The producer-consumer dialogue at political level in the IEF is unique in its global participation and perspective. It gathers ministers not only from the leading OPEC and IEA countries, but also ministers of important countries outside these two main producer and consumer organisations; also Russia, China, India, Brazil and South Africa to name a few, that already have, and will increasingly have, substantial impact on the global energy scenario.
The IEF is unique also in approach. It is not a negotiating or decision-making body. It is a forum for discussion, exchange of information and policy views at political level. The meetings contribute to greater mutual understanding between countries as well as to closer co-operation in and between other energy organizations.
Permanent International Secretariat
At the last IEF meeting in Japan in September 2002, Ministers endorsed the proposal by HRH Crown Prince Abdullah of Saudi Arabia to set up a permanent secretariat for the IEF here in Riyadh. The mission of the secretariat is to support the process of global dialogue on energy at the political level.
A core task is to assist countries hosting the biannual ministerial meetings. We will also organize supporting seminars and roundtable meetings at political and experts' level here in Riyadh and abroad. We will contribute to enhanced data collection and transparency. We will interact with governments, industry and organisations with a view to strengthening global energy dialogue in an evolving global environment.
Very importantly, the Secretariat will help to ensure the continuity of the energy dialogue also between the biannual Ministerial Forums. The focus will be broad and include both global and regional energy issues. And the interrelationship between energy, technology, the environment and economic growth will be a prominent perspective. Between the biannual meetings, when all ministers can gather, I think that the Secretariat could contribute to the global energy dialogue by organising, or co-organising with participating countries, additional meetings of smaller groups of ministers to discuss issues in a regional context or among countries most immediately concerned and influential.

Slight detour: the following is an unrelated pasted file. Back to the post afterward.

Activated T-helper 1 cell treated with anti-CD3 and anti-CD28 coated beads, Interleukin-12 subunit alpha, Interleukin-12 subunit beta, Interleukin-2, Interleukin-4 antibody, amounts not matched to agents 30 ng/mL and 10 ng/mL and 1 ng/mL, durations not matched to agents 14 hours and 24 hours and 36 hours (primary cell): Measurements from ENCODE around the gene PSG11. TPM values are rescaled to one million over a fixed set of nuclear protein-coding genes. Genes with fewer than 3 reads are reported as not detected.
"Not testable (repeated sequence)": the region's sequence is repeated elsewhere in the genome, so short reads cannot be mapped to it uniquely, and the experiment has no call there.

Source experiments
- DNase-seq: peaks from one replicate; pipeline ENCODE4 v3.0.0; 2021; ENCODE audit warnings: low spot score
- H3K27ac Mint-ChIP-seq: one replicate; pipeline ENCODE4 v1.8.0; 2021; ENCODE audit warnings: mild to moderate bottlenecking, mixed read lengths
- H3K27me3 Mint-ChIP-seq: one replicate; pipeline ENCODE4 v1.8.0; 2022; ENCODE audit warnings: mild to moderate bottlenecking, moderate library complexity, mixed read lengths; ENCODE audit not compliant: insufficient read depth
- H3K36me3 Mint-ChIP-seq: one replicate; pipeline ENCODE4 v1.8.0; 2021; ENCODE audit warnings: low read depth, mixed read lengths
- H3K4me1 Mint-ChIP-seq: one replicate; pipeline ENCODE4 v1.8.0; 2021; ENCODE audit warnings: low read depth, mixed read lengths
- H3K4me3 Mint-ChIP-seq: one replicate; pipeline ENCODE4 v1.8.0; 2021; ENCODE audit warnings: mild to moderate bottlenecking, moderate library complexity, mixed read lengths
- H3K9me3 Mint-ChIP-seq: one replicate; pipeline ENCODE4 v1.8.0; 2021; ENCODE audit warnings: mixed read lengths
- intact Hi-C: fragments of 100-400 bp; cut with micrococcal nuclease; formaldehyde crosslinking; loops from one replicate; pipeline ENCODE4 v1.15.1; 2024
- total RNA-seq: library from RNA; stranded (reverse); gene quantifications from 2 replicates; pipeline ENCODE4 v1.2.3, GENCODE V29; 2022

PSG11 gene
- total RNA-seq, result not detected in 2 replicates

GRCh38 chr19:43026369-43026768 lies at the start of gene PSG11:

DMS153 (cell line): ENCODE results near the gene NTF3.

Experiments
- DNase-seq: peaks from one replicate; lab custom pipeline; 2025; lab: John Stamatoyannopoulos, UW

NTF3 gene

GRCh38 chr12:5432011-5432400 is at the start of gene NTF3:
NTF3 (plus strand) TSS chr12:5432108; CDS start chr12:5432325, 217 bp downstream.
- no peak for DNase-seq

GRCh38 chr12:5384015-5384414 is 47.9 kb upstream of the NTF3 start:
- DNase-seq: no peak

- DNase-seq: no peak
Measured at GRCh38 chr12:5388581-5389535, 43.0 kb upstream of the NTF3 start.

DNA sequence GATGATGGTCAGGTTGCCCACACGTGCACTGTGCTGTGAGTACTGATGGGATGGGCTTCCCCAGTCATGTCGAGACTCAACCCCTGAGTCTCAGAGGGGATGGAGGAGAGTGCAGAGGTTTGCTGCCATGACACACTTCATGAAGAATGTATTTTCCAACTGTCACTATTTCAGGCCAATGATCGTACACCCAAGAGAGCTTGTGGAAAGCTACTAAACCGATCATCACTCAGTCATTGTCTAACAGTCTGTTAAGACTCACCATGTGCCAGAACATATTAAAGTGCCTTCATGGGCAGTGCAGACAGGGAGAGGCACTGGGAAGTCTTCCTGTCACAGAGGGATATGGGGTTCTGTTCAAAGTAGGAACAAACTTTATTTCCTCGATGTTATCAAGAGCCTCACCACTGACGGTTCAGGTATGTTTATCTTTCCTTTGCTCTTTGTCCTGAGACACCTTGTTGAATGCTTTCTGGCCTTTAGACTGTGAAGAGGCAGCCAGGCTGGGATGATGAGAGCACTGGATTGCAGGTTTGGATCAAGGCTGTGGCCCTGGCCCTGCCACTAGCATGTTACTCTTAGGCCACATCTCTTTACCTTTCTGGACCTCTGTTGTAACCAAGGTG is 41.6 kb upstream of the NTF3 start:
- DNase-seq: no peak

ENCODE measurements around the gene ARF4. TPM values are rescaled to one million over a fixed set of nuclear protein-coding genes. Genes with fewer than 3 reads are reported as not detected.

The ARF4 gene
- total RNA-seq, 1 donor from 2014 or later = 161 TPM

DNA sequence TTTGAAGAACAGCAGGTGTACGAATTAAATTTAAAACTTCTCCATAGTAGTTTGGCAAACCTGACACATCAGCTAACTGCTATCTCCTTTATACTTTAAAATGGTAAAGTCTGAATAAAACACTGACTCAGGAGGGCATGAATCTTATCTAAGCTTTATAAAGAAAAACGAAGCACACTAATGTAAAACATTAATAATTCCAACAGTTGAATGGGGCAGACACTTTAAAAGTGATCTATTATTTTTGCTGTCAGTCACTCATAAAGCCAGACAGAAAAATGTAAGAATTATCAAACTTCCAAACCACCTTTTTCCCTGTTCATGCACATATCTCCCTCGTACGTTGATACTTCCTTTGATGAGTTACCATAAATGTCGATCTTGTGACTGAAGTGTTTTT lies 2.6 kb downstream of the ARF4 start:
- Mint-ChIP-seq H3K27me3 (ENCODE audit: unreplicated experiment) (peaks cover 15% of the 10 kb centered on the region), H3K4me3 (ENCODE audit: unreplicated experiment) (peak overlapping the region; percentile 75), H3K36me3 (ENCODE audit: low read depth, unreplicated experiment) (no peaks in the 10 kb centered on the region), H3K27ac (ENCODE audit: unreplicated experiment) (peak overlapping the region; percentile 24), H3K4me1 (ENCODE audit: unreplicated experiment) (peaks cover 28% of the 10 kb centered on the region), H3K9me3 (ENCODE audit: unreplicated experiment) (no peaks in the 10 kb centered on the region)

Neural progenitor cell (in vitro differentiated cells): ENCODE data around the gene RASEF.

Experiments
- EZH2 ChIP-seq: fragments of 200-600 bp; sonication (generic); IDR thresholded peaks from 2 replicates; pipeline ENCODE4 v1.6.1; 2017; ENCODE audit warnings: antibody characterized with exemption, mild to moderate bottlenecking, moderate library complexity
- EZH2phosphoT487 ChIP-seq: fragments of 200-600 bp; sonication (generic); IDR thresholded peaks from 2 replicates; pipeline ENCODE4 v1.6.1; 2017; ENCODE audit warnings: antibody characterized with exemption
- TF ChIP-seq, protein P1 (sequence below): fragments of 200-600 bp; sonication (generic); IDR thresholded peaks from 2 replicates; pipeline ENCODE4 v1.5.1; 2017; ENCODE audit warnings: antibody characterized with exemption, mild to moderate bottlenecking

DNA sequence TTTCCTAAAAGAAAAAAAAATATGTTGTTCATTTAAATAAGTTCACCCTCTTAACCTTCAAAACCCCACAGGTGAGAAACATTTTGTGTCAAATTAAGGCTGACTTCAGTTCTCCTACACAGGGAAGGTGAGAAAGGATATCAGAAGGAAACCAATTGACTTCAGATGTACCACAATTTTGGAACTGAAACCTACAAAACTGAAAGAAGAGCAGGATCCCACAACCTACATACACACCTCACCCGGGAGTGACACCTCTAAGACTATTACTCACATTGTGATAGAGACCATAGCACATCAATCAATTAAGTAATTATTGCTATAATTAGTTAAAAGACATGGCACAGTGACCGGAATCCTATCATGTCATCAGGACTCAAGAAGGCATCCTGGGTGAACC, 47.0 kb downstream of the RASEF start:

Our mission is to support the global dialogue at Ministerial level in the International Energy Forum. It would be wrong to define the global dialogue on energy as a dialogue confined to events and activity that are solely global in participation and scope.
Rather, one can speak of this dialogue as a Global Energy Policy Interrelationship, a co-operative network of on-going contacts at political and experts' level, at a bilateral, regional, inter-regional or global level and where international organisations, financial institutions and research institutes, as well as industry itself, have a role to play. The global dialogue is the sum of all the elements involved.
Our inter-regional workshop today and tomorrow is one such element in this co-operative network. EUROGULF is a research project on EU-GCC energy relations, supported by the European Commission in the framework of the SYNERGY Programme and implemented by a consortium of European and Arab research institutes.
The IEFS is honoured to host and lend support to your deliberations and dialogue for energy stability and sustainability. You will be dealing with short and long term energy issues of relevance not only to the EU and GCC and to relations between your two regional groupings. The issues that you will be addressing are also relevant in the wider global energy scenario that is the IEF's framework for activity.